The Future Abortionists of America

Abortions are simple procedures, yet fewer than 0.2% of U.S. doctors perform them. Meet the new guard trying to improve access for all.

Malcolm Harris
Published in
18 min readSep 4, 2018
Art: Claire Merchlinsky

A sign in the lobby of the Philadelphia hotel read:

Please enjoy your day!

Meanwhile, in the ballroom upstairs, a significant portion of America’s current and future abortion providers were eating breakfast. The fake-out sign was one of multiple security measures, but the atmosphere at the Medical Students for Choice (MSFC) national conference still hummed with energy. Over the course of a day and a half, 450-plus medical students tried to absorb as much information as possible about providing abortions, information that—depending on where they go to school—can be extremely difficult to get. The vast majority of attendees were women in their early twenties. When the organization’s executive director Lois Backus announced that one of the two men’s rooms would defect for the weekend, an involuntary cheer passed through the audience, followed by laughter.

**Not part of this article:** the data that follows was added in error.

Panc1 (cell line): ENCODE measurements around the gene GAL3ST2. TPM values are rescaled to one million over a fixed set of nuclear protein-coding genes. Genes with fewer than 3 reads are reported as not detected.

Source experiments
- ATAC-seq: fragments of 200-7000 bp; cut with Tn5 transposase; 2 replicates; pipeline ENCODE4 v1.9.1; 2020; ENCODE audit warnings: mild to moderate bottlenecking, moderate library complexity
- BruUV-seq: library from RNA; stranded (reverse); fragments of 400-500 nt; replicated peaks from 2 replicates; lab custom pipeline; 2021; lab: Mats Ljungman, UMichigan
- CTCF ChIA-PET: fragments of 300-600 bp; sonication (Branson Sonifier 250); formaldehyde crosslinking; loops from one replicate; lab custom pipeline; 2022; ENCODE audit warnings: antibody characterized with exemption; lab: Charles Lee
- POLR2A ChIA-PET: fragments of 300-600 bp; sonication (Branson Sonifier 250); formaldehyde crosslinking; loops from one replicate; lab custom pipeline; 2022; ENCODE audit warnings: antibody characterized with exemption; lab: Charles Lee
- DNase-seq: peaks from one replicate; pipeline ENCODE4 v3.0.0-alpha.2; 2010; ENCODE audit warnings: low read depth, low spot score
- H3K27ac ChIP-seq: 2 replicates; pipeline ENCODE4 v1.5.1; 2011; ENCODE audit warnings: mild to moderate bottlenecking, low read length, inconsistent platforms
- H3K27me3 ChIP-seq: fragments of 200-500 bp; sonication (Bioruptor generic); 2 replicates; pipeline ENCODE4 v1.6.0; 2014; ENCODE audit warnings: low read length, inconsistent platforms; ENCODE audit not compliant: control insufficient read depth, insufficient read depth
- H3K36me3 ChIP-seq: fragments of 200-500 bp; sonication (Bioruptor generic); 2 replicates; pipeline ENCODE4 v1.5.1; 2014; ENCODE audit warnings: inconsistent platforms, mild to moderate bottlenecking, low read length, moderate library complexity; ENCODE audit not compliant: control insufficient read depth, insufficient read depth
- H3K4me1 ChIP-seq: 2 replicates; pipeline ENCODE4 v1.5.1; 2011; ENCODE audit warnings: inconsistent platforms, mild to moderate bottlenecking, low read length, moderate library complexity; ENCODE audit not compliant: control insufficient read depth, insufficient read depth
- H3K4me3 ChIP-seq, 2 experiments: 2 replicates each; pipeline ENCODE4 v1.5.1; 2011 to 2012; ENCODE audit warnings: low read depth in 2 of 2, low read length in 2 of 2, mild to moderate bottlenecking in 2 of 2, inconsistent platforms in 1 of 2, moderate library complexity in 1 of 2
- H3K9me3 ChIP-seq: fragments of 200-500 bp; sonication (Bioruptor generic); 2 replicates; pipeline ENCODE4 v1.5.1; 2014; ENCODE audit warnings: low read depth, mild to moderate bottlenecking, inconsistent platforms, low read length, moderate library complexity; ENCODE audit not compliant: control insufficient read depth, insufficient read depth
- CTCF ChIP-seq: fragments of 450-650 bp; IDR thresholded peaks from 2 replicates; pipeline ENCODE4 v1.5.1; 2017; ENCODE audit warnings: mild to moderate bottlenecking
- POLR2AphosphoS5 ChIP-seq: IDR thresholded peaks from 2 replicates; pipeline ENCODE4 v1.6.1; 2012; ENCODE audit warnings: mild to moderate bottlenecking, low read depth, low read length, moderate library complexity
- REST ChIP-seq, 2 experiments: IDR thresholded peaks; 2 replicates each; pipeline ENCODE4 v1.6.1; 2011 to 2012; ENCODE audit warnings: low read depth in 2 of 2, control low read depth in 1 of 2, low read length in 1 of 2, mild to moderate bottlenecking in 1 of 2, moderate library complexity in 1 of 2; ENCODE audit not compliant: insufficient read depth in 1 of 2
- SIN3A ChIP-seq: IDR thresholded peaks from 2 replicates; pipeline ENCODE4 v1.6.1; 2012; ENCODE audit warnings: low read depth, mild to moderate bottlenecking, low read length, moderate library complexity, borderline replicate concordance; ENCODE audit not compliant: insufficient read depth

There are approximately 1,700 abortionists working in the United States—about the same number as active NFL players, and a small fraction compared to the 10,000-plus orthodontists. Because abortion reporting isn’t mandatory in all states, exact numbers on procedures performed aren’t available, but most estimates put the current annual total between 650,000 and 750,000. The rate works out to more than one procedure per day, every day of the year, for every single provider, and it’s not equally distributed among those 1,700 doctors. Though most abortions are simple procedures, national capacity is stretched, representing yet another threat to U.S. abortion access at a time when state laws are increasingly chipping away at reproductive rights. In 2017, more abortion restrictions were enacted at the state level—doctors and advocates call them TRAP (Targeted Regulation of Abortion Provision) laws—than in the entire previous decade.

However, the paucity of abortion providers is not simply a function of the war on choice. Attacks on doctors have slowed as the anti-abortion-rights movement switched tactics from terrorism…



Malcolm Harris
Writer for

Author of “Kids These Days: Human Capital and the Making of Millennials” malcolmpharris@gmail ☭